This put it behind only China and Iran in its use of state executions, with the conditions on Vietnam's death row thought to be equally as barbaric.

Prisoners are not told when they will be executed and therefore kept in a state of constant suspense. When the sentence is carried out, they are dragged from their cells at 4am, strapped to a gurney, and injected with a lethal dose of drugs.

In its annual reports on the death penalty around the world, Amnesty international does not include figures from Vietnam on account of a lack of data.

In its latest report - released last year - it found a spike in the use of confirmed executions globally - 825 in 2022, up from 520 in 2021.

But this does not include figures from China (where it is believed thousands are executed every year), as well as countries such as Afghanistan, North Korea, Syria - as well as Vietnam - all known to extensively use the death penalty.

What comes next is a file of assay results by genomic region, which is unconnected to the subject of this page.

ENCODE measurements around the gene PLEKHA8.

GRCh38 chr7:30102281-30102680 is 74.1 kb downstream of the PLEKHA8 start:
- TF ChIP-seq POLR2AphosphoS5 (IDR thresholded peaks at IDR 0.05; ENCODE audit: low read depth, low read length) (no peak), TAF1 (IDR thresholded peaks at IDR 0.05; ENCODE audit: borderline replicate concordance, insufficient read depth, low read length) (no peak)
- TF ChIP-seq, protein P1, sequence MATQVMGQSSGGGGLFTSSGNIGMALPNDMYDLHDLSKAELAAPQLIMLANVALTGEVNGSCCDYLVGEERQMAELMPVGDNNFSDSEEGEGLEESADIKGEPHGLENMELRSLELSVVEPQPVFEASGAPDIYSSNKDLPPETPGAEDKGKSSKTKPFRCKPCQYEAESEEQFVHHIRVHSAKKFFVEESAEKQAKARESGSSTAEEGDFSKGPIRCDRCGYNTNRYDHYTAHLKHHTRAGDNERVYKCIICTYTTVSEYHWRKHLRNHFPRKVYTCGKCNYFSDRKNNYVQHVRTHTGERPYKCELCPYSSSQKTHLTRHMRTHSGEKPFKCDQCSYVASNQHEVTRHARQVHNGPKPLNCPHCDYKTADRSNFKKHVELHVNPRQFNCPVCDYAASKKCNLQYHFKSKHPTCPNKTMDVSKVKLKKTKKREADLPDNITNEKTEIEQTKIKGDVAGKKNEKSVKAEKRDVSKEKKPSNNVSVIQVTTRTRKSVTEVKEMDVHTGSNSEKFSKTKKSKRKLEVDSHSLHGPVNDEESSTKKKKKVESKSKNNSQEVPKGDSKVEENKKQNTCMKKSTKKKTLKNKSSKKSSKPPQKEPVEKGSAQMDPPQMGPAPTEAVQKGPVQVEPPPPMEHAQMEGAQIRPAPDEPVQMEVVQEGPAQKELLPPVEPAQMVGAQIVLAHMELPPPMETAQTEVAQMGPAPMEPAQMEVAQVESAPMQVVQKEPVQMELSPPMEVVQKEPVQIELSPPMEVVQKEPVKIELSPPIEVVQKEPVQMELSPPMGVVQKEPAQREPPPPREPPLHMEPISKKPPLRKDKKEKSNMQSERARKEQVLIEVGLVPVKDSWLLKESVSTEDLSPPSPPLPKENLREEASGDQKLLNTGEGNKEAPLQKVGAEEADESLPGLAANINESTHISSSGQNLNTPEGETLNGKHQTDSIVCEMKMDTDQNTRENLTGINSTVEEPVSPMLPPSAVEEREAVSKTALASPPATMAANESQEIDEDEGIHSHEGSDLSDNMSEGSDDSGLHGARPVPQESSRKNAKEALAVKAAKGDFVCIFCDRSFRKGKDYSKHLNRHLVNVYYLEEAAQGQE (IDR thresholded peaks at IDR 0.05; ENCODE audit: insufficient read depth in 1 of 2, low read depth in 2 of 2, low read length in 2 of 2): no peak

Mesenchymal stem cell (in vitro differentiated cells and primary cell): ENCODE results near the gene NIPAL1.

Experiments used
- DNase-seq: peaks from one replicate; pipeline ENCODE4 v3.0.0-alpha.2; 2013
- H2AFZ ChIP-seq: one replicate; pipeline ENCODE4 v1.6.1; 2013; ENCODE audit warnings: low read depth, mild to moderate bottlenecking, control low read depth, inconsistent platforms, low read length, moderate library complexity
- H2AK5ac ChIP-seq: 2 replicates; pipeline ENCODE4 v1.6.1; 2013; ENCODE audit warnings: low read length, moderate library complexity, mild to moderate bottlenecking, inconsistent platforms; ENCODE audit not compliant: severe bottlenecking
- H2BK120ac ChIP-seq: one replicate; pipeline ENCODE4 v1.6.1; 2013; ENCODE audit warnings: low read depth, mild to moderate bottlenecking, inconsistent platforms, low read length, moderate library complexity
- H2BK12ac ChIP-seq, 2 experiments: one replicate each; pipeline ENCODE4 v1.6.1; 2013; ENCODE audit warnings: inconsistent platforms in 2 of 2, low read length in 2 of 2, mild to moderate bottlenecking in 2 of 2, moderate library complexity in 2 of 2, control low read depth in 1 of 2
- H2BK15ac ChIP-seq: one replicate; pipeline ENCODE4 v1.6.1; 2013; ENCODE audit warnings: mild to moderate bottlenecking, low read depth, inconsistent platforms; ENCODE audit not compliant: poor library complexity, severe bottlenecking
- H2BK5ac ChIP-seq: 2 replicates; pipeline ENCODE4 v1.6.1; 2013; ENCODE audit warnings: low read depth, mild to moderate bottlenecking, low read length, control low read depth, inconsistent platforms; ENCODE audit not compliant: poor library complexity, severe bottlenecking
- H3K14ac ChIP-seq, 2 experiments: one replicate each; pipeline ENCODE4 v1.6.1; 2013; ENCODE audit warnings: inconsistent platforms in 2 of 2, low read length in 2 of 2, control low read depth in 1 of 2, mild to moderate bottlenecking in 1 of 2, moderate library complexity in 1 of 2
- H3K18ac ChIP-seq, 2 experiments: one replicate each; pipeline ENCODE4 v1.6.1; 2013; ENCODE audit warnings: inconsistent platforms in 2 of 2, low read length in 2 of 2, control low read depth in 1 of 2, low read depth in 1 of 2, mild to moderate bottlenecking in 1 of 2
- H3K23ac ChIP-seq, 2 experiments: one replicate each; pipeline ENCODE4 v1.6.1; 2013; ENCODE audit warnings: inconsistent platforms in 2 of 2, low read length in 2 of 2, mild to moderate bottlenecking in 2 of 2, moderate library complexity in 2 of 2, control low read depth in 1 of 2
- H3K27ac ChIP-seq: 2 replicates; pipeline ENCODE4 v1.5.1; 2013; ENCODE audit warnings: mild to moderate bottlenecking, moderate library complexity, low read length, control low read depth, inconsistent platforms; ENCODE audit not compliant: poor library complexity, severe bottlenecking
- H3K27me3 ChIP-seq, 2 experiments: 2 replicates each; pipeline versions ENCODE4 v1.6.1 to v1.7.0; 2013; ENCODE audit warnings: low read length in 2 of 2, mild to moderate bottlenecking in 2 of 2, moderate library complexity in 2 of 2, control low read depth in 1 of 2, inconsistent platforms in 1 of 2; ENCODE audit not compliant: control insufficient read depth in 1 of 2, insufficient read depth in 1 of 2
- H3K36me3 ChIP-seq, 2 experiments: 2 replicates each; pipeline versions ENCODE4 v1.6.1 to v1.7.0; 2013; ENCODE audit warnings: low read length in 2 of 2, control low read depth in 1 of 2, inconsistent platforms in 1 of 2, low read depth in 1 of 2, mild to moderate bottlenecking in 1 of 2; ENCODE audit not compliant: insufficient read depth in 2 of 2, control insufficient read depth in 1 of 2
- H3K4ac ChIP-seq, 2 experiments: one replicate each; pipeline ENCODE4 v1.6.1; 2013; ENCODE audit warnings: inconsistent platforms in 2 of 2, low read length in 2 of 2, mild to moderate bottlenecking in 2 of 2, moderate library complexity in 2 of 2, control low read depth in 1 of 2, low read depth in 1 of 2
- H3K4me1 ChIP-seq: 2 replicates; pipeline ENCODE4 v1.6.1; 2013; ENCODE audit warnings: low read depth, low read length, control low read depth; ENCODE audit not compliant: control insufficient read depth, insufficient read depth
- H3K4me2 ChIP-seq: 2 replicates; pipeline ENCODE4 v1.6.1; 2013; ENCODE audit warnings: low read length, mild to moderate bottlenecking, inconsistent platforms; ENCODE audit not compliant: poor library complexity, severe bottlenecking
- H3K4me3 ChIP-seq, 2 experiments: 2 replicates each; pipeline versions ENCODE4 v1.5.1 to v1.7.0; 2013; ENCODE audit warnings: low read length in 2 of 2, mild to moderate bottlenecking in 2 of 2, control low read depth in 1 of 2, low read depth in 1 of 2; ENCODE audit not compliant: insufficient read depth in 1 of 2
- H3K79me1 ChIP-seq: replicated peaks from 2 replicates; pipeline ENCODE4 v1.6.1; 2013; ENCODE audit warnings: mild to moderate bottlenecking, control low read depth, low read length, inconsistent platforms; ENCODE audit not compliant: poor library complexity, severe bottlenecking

Citing 'partial disclosures' from the Vietnamese authorities, however, Amnesty believes there was a rapid increase in the number of death sentences between October 1, 2020 and July 31, 2021. It also reported that 11 of the country's execution facilities were used throughout 2021.

While the rights group said no data was available on the number of executions carried out in 2022, it did have a record of more than 102 people being handed a death sentence - down from 119 the previous year.

It also said at the time more than 1,200 people were on death row in the country, including foreign nationals from nearby Laos, Cambodia, Singapore and Malaysia.

Nguyen Thi Huong, a 73-year-old Australian woman convicted of drug trafficking, is also on death row in the country.

She was sentenced to death by lethal injection in 2016 after she was accused of boarding a flight to Australia with 2.6 kilograms of heroin in 2014.